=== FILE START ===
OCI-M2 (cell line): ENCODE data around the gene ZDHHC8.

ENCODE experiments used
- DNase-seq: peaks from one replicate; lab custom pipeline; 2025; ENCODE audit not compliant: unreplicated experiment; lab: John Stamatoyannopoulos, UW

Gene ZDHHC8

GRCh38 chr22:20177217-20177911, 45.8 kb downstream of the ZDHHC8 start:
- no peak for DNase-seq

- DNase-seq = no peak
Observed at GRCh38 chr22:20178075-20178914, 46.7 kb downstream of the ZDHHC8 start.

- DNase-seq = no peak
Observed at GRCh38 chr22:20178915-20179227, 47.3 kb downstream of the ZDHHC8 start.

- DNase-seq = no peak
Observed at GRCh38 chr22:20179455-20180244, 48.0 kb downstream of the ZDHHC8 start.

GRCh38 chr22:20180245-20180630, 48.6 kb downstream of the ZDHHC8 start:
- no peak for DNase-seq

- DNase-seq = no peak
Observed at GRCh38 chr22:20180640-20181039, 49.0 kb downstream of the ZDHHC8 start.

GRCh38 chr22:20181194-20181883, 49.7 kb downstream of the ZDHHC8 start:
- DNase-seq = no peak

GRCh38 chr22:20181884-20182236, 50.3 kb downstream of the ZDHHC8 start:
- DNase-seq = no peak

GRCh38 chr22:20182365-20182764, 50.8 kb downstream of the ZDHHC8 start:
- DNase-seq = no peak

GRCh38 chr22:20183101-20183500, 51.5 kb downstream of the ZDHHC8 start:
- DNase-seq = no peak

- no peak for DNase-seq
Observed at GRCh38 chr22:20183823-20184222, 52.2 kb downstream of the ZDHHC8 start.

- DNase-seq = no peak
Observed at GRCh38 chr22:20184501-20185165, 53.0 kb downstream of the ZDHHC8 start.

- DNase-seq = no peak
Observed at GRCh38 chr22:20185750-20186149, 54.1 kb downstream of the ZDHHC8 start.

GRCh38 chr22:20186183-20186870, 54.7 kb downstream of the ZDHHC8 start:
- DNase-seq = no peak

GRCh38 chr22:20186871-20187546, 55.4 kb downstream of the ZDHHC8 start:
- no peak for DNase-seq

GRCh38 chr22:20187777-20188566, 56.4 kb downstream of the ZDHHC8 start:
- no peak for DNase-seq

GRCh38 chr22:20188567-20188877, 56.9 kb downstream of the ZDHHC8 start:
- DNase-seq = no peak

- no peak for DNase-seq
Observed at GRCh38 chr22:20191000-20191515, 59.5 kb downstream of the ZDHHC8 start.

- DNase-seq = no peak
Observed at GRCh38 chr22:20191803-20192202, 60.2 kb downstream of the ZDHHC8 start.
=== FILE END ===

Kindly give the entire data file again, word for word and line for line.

OCI-M2 (cell line): ENCODE data around the gene ZDHHC8.

ENCODE experiments used
- DNase-seq: peaks from one replicate; lab custom pipeline; 2025; ENCODE audit not compliant: unreplicated experiment; lab: John Stamatoyannopoulos, UW

Gene ZDHHC8

GRCh38 chr22:20177217-20177911, 45.8 kb downstream of the ZDHHC8 start:
- no peak for DNase-seq

- DNase-seq = no peak
Observed at GRCh38 chr22:20178075-20178914, 46.7 kb downstream of the ZDHHC8 start.

- DNase-seq = no peak
Observed at GRCh38 chr22:20178915-20179227, 47.3 kb downstream of the ZDHHC8 start.

- DNase-seq = no peak
Observed at GRCh38 chr22:20179455-20180244, 48.0 kb downstream of the ZDHHC8 start.

GRCh38 chr22:20180245-20180630, 48.6 kb downstream of the ZDHHC8 start:
- no peak for DNase-seq

- DNase-seq = no peak
Observed at GRCh38 chr22:20180640-20181039, 49.0 kb downstream of the ZDHHC8 start.

GRCh38 chr22:20181194-20181883, 49.7 kb downstream of the ZDHHC8 start:
- DNase-seq = no peak

GRCh38 chr22:20181884-20182236, 50.3 kb downstream of the ZDHHC8 start:
- DNase-seq = no peak

GRCh38 chr22:20182365-20182764, 50.8 kb downstream of the ZDHHC8 start:
- DNase-seq = no peak

GRCh38 chr22:20183101-20183500, 51.5 kb downstream of the ZDHHC8 start:
- DNase-seq = no peak

- no peak for DNase-seq
Observed at GRCh38 chr22:20183823-20184222, 52.2 kb downstream of the ZDHHC8 start.

- DNase-seq = no peak
Observed at GRCh38 chr22:20184501-20185165, 53.0 kb downstream of the ZDHHC8 start.

- DNase-seq = no peak
Observed at GRCh38 chr22:20185750-20186149, 54.1 kb downstream of the ZDHHC8 start.

GRCh38 chr22:20186183-20186870, 54.7 kb downstream of the ZDHHC8 start:
- DNase-seq = no peak

GRCh38 chr22:20186871-20187546, 55.4 kb downstream of the ZDHHC8 start:
- no peak for DNase-seq

GRCh38 chr22:20187777-20188566, 56.4 kb downstream of the ZDHHC8 start:
- no peak for DNase-seq

GRCh38 chr22:20188567-20188877, 56.9 kb downstream of the ZDHHC8 start:
- DNase-seq = no peak

- no peak for DNase-seq
Observed at GRCh38 chr22:20191000-20191515, 59.5 kb downstream of the ZDHHC8 start.

- DNase-seq = no peak
Observed at GRCh38 chr22:20191803-20192202, 60.2 kb downstream of the ZDHHC8 start.